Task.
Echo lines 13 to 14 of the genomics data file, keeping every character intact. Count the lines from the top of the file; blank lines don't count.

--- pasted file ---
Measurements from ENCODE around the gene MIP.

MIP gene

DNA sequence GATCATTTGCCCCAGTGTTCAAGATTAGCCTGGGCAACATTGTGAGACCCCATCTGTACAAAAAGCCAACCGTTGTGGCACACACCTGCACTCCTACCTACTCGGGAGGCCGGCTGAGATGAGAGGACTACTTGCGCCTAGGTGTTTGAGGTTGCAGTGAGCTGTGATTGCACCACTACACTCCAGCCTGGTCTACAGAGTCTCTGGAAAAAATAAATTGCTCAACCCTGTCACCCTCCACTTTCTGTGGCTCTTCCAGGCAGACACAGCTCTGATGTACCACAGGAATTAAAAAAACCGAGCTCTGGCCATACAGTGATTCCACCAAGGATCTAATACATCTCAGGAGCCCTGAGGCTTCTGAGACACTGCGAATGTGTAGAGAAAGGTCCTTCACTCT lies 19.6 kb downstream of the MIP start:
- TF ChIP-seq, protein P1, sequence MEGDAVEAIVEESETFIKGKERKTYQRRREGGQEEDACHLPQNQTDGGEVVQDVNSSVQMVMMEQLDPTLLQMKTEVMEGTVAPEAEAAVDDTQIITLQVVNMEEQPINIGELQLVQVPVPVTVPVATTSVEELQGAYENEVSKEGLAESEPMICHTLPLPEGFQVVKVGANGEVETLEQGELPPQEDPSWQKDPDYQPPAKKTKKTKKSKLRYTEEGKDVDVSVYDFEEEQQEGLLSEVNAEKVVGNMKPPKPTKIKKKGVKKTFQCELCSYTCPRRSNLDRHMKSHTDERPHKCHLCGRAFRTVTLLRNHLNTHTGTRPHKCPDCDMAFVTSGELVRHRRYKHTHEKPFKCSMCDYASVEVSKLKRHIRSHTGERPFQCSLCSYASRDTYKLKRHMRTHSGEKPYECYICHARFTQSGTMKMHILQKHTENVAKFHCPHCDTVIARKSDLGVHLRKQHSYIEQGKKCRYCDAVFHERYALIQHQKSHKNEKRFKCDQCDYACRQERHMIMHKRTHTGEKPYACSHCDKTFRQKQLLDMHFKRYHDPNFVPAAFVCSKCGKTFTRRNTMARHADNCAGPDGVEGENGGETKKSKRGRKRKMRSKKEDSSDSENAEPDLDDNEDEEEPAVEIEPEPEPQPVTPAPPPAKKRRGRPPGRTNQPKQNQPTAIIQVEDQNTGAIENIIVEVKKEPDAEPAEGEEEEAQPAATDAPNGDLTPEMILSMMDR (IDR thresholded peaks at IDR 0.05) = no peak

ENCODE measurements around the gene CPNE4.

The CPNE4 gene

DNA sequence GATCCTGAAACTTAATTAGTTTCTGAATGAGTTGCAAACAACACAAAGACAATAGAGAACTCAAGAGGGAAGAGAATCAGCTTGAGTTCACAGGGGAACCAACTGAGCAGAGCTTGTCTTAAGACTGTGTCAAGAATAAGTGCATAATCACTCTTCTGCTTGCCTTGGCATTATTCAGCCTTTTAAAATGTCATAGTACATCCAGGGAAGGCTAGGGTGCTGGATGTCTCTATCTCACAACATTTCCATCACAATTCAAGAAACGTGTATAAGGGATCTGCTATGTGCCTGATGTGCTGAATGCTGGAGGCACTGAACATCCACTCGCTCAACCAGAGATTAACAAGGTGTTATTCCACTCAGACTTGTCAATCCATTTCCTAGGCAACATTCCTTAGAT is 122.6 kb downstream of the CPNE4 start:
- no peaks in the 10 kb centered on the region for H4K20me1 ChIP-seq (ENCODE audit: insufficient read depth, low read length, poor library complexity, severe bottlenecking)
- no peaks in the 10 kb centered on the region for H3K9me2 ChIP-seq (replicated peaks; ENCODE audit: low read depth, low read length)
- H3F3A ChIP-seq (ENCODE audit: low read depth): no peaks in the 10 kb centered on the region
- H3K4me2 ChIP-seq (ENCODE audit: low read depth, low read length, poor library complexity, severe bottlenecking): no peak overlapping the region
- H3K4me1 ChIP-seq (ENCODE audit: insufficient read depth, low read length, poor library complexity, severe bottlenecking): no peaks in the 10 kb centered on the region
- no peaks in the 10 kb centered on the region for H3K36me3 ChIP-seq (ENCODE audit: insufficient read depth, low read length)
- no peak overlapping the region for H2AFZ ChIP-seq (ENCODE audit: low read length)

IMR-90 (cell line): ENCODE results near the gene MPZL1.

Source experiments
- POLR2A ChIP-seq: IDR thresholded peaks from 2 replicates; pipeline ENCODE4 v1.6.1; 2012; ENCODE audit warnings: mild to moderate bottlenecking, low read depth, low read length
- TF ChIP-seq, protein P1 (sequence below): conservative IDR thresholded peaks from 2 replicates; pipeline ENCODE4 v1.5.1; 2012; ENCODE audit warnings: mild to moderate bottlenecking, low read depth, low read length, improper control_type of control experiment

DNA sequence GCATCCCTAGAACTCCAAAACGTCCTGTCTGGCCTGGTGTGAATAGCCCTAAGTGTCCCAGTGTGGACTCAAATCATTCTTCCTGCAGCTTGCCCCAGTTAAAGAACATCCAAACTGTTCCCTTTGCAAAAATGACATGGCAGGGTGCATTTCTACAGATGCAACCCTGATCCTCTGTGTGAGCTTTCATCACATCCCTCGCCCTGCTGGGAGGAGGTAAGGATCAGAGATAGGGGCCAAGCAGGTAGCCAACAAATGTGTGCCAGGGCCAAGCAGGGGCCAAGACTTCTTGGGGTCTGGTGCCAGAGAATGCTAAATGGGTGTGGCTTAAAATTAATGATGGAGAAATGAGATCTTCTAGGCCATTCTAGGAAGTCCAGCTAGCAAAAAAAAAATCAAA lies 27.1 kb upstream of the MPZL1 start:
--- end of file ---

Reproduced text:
- no peaks in the 10 kb centered on the region for H3K36me3 ChIP-seq (ENCODE audit: insufficient read depth, low read length)
- no peak overlapping the region for H2AFZ ChIP-seq (ENCODE audit: low read length)